Getting more done in less time is a skill from which anyone would benefit. Looking online for productivity hacks, though, you’ll find lots of advice on screen blockers and apps that help you multi-task or focus.
While those could be useful, there are lots of technology-free ways to boost your productivity, too.
Here are three podcast episodes that detail expert-recommended systems you can implement today that will help you get more done.
In this episode NPR reporter and producer Andee Tagle interviews Oliver Burkeman, the author of “Four Thousand Weeks: Time Management for Mortals” about how changing your relationship with time might be all you need to manage it.
Burkeman makes the argument that you don’t need to be more efficient at completing tasks, you just need to accept that some tasks will not get done. There are only so many hours a day you can be productive, and instead of being unrealistic with your to-do list, shorten it to things you know you can complete and prepare yourself for the fact that you won’t be able to do everything you think you can.
Cal Newport is an author and associate professor of computer science at Georgetown University. He suggests four interdependent tools that will help you be more productive:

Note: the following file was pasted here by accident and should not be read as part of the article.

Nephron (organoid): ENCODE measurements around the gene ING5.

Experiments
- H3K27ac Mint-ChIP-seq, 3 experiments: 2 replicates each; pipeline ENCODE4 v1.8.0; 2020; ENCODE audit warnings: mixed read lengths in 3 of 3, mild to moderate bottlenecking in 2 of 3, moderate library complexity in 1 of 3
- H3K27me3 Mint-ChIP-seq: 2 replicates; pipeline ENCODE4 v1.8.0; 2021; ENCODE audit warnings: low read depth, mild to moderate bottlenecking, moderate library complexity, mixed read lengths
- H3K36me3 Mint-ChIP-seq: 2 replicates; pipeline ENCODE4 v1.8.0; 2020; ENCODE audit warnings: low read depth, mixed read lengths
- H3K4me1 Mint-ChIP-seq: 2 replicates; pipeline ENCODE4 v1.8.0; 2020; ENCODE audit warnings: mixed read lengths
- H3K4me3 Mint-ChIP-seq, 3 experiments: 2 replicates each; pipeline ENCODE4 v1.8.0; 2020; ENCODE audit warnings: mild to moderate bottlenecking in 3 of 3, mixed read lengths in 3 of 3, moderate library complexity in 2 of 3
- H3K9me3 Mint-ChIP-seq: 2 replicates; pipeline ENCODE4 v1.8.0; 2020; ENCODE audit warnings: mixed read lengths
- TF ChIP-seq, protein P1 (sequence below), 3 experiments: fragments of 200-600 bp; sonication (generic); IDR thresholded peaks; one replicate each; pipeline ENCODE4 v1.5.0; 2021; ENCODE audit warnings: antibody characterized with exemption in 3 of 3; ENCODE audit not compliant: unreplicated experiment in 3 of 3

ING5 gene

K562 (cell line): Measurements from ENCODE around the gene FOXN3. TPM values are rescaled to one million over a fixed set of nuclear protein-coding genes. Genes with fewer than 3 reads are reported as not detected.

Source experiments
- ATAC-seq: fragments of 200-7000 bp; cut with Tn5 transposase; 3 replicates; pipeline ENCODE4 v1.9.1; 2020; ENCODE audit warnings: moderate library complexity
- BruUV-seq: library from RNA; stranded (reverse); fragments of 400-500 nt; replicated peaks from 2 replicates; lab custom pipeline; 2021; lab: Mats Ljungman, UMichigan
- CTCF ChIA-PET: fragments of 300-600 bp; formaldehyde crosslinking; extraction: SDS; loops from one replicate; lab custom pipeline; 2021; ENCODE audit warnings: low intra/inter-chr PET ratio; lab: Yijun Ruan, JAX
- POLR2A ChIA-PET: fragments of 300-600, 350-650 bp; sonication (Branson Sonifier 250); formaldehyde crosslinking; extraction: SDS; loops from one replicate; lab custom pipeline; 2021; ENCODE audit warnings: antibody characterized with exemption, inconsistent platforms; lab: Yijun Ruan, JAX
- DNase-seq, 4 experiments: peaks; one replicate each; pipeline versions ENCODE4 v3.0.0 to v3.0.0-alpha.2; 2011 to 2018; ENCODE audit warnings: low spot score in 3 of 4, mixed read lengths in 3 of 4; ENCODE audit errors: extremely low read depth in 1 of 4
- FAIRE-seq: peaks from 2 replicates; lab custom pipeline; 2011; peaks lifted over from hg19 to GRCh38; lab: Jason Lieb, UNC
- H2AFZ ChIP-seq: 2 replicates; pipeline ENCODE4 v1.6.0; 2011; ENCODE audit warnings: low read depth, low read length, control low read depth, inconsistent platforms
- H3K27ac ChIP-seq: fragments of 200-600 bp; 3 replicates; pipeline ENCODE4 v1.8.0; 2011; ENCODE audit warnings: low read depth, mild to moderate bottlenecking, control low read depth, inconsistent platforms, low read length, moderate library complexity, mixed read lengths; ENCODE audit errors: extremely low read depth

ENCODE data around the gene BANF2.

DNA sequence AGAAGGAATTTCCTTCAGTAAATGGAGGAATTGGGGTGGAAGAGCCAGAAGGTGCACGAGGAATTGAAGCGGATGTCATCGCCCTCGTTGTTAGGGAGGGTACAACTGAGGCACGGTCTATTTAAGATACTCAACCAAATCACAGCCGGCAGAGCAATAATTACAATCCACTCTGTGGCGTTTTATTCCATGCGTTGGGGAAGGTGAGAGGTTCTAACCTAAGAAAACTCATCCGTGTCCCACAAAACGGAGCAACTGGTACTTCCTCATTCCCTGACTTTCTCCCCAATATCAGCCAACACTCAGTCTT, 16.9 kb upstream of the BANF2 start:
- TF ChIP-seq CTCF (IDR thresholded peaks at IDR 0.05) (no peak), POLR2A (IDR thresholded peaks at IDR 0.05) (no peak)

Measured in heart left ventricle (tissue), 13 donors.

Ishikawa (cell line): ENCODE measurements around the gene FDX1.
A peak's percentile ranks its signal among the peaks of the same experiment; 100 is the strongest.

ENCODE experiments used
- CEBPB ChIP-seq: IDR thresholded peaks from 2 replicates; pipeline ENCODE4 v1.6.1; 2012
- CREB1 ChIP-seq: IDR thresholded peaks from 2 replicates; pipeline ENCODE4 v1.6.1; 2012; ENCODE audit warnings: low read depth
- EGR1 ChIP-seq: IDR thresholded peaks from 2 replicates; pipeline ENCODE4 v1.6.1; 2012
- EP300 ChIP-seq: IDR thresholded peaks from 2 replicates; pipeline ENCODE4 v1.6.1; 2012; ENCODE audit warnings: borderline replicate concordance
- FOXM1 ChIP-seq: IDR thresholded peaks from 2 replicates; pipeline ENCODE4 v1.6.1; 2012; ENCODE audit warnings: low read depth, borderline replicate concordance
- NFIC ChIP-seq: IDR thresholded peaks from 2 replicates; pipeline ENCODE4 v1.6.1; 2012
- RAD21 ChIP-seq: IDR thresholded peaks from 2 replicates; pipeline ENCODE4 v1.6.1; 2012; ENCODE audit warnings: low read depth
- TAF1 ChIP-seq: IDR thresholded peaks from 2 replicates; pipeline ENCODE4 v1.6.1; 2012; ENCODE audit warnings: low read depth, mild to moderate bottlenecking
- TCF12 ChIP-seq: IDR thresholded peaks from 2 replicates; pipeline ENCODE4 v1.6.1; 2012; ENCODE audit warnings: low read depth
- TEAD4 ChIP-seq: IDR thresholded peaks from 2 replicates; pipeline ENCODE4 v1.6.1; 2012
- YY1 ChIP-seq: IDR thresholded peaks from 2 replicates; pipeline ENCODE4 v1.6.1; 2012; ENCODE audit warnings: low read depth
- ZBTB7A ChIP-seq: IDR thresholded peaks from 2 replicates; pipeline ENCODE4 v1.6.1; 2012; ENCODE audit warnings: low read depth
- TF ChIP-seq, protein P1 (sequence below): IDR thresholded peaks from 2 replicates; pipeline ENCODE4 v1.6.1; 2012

- Have a calendar you update diligently. While this might seem obvious, many people are inconsistent with how often they check and manage their calendar.
- Make a obligation and status list. Unlike a to-do list, this is a record of things you already committed to doing along with a notation that indicates how complete or important they are. Perhaps you are waiting for notes back on a project you know is due in a week. You can write something like “Project due in one week, notes are on their way.”
- Multiscale plan. Make a quarterly plan, weekly plan, and day plan. Newport suggests making the day plan analog in case your tasks don’t involve screens.
- Create a core systems document. Write down that you are using the first three tools. The act of putting on paper that you have these systems in place makes them feel less “fluid” he says.
In the episode, Newport expands on how best to utilize these tools and why, together, they can improve your productivity.
Some tasks are heavier lifts than others. And oftentimes when we feel like we aren’t productive, it’s because we are trying to accomplish too many time-consuming or brain-consuming to-do’s in one day.
Using the 1-3-5 rule helps you take on a realistic amount of work. The idea is that in one day you can accomplish one big, important task, three less crucial tasks, and five small tasks.
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